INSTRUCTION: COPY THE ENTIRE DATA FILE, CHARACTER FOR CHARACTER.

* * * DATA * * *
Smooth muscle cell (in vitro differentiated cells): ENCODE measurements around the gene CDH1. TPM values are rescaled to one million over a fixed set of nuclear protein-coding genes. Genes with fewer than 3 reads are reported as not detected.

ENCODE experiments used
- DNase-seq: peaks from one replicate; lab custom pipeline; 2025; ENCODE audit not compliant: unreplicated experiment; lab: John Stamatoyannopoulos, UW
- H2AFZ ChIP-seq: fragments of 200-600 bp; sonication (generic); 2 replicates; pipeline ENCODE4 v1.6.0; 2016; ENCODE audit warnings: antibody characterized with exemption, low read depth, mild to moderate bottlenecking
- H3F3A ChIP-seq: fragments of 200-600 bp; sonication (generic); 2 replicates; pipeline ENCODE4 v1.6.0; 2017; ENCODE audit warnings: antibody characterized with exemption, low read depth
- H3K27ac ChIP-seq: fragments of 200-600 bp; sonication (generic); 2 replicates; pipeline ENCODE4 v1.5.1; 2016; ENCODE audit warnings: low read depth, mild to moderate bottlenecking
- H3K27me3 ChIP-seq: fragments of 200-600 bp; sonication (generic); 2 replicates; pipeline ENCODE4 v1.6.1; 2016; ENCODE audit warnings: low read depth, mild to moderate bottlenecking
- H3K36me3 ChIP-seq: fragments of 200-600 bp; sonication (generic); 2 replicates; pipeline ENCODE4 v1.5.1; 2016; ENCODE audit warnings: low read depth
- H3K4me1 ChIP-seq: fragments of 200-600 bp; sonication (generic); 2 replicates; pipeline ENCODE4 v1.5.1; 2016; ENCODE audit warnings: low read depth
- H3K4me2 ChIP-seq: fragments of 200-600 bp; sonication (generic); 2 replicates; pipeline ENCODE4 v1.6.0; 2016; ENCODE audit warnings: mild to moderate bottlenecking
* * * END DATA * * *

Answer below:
Smooth muscle cell (in vitro differentiated cells): ENCODE measurements around the gene CDH1. TPM values are rescaled to one million over a fixed set of nuclear protein-coding genes. Genes with fewer than 3 reads are reported as not detected.

ENCODE experiments used
- DNase-seq: peaks from one replicate; lab custom pipeline; 2025; ENCODE audit not compliant: unreplicated experiment; lab: John Stamatoyannopoulos, UW
- H2AFZ ChIP-seq: fragments of 200-600 bp; sonication (generic); 2 replicates; pipeline ENCODE4 v1.6.0; 2016; ENCODE audit warnings: antibody characterized with exemption, low read depth, mild to moderate bottlenecking
- H3F3A ChIP-seq: fragments of 200-600 bp; sonication (generic); 2 replicates; pipeline ENCODE4 v1.6.0; 2017; ENCODE audit warnings: antibody characterized with exemption, low read depth
- H3K27ac ChIP-seq: fragments of 200-600 bp; sonication (generic); 2 replicates; pipeline ENCODE4 v1.5.1; 2016; ENCODE audit warnings: low read depth, mild to moderate bottlenecking
- H3K27me3 ChIP-seq: fragments of 200-600 bp; sonication (generic); 2 replicates; pipeline ENCODE4 v1.6.1; 2016; ENCODE audit warnings: low read depth, mild to moderate bottlenecking
- H3K36me3 ChIP-seq: fragments of 200-600 bp; sonication (generic); 2 replicates; pipeline ENCODE4 v1.5.1; 2016; ENCODE audit warnings: low read depth
- H3K4me1 ChIP-seq: fragments of 200-600 bp; sonication (generic); 2 replicates; pipeline ENCODE4 v1.5.1; 2016; ENCODE audit warnings: low read depth
- H3K4me2 ChIP-seq: fragments of 200-600 bp; sonication (generic); 2 replicates; pipeline ENCODE4 v1.6.0; 2016; ENCODE audit warnings: mild to moderate bottlenecking